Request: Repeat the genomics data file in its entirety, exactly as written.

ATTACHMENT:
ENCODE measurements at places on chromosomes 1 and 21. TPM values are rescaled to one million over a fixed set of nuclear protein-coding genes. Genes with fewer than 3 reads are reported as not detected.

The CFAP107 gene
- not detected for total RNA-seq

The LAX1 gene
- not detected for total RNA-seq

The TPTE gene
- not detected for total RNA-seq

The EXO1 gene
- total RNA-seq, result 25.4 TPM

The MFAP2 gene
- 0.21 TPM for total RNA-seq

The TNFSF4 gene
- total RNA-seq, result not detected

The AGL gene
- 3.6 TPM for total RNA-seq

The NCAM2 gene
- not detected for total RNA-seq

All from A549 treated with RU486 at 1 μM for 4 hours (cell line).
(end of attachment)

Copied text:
ENCODE measurements at places on chromosomes 1 and 21. TPM values are rescaled to one million over a fixed set of nuclear protein-coding genes. Genes with fewer than 3 reads are reported as not detected.

The CFAP107 gene
- not detected for total RNA-seq

The LAX1 gene
- not detected for total RNA-seq

The TPTE gene
- not detected for total RNA-seq

The EXO1 gene
- total RNA-seq, result 25.4 TPM

The MFAP2 gene
- 0.21 TPM for total RNA-seq

The TNFSF4 gene
- total RNA-seq, result not detected

The AGL gene
- 3.6 TPM for total RNA-seq

The NCAM2 gene
- not detected for total RNA-seq

All from A549 treated with RU486 at 1 μM for 4 hours (cell line).